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Rizal and the Development of Filipino Nationalism

CHAPTER 8: Rizal at the Dominican University of the Philippines Garcia C.C., De Viana, A.V., & Cruz, C.B.

Note. Dona Teodora was opposed to Rizals pursuit of higher education for fear of what might happen to him due to the martyrdom of GOMBURZA, but still his father continued to send him to the University of Santo Tomas (the Dominican university of the Philippines)

Enrollment at the University of Santo Tomas

Former Jesuit mentors of Rizal suggested that he take either priesthood or farming.

He considered literature, law or medicine.

Paciano discouraged Rizal to take up law due to the political condition of the country.

Finally, he chose to enroll in the course Philosophy and Letters.


Because his father wanted him to pursue it.


Because of his failure to solicit the advice of Fr. Ramon Pablo, the rector of Ateneo.


In this course, he found himself taking Cosmology, Metaphysics, Theodicy, and History of Philosophy.

He also enrolled in Surveying Course at this time in Ateneo. He was conferred the title on November 25, 1881.

After his freshmen year, Rizal shifted his course from Philosophy and Letters to Medicine because of the advice of Fr. Ramon Pablo and the failing eyesight of his mother.

Academic Performance at UST

Unlike in Ateneo, Rizal performed poorly in UST. It is because he did not enjoy his schooling there due to:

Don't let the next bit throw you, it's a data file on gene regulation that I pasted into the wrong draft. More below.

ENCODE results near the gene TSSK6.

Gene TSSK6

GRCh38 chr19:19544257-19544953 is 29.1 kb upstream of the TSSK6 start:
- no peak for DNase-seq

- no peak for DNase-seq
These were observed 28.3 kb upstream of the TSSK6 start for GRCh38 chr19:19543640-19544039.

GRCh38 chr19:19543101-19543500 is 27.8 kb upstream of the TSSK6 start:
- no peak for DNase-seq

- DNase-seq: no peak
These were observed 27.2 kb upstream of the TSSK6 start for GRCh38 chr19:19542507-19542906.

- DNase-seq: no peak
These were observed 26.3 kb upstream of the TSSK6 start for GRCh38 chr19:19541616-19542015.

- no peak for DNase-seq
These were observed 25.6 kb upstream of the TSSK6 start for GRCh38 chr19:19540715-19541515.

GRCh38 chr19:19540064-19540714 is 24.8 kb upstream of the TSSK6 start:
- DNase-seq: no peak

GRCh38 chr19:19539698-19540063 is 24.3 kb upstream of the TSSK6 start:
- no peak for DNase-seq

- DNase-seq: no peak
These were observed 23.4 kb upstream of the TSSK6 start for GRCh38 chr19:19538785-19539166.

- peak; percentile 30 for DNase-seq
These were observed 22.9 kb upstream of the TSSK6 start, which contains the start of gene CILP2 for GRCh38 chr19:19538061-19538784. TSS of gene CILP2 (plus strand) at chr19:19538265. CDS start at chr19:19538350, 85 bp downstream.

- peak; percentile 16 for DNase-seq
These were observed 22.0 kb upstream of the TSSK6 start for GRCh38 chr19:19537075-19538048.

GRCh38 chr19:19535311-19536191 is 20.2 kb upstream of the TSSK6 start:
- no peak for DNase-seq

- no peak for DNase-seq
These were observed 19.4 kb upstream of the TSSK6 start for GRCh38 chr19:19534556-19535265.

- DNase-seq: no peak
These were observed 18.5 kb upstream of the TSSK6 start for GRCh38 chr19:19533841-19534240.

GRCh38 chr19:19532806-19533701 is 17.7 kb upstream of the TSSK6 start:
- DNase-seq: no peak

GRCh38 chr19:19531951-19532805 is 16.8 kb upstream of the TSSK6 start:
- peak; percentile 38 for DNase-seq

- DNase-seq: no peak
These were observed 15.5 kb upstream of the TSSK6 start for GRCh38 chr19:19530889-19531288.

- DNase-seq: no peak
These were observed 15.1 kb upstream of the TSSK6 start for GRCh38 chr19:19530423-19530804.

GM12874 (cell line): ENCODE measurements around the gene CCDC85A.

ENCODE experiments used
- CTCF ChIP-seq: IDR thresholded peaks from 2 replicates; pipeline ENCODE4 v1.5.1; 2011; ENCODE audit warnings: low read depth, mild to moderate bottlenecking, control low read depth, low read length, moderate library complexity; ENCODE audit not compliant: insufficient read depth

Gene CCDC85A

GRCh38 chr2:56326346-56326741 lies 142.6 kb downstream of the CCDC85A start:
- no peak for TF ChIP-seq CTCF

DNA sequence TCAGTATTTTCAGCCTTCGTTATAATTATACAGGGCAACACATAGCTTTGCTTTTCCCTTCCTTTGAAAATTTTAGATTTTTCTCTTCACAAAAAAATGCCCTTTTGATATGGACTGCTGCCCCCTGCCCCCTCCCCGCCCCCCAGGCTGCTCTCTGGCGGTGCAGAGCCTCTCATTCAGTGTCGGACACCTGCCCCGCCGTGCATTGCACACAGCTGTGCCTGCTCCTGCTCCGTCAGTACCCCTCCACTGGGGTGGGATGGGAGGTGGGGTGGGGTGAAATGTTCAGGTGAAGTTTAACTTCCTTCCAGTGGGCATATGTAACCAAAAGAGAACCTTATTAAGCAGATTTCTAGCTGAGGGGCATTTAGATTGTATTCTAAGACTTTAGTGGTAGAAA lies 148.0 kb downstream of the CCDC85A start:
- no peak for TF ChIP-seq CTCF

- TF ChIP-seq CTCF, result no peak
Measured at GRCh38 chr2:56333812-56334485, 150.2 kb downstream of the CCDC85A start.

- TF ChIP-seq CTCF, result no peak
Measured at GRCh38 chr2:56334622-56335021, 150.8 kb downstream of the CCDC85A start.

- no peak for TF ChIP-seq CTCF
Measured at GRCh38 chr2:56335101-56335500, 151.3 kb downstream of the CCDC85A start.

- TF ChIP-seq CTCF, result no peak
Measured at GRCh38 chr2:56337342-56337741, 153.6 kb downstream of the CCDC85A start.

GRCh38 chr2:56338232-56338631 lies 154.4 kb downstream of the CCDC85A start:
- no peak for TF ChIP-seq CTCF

The hostility of Dominican Professors to Rizal


Racial Discrimination Against Filipino Students


The Obsolete and Repressive Method of Instruction

Moreover, three more reasons that caused his poor academic performance include:


Medicine is not Rizals real vocation


Dissatisfaction with the Dominican System of Education


The Exciting Distractions of Youth

The obsolete and repressive method of teaching utilized by the Dominican professors was emphasized in his work, El Filibusterismo, thru Fr. Millon (professor in Physics) and Placido Penitente (one of the Filipino students in the aforementioned subject).

Rizal was also fascinated with women during his student days at UST. Among them is Segunda Katigbak from Batangas whom he visited in the boarding house frequently.

o It was then followed by Leonor (or Orang) Valenzuela and Leonor Rivera (his first cousin)

Liberalism and Filipino Students at UST

Liberal ideas came to be felt in Manila than in any place in the Philippines.

Rizal and the Development of Filipino Nationalism

CHAPTER 8: Rizal at the Dominican University of the Philippines Garcia C.C., De Viana, A.V., & Cruz, C.B.

o It can be attributed to the ending of the Spanish Civil Wars, the opening of Suez Canal, and the opening of the Philippines to world trade.

To encourage the production of literary works in Manila, the Liceo Artistico Literario de

Manila, an organization of art lovers in the city, conducted regular competition in literary writing.


Rizal also joined the contests in 1879 and 1880 and were adjudged as the best entry in the said competition. He joined to prove that the Filipinos can equal and even surpass the Spaniards in literary prowess.


His works were A La Juventud Filipina (To the Filipino Youth) and El Consejo de los Dioses (The Council of the Gods)

Important Literary Works as a University Student

A La Juventud Filipina (To the Filipino Youth) this poem won the grand prize in the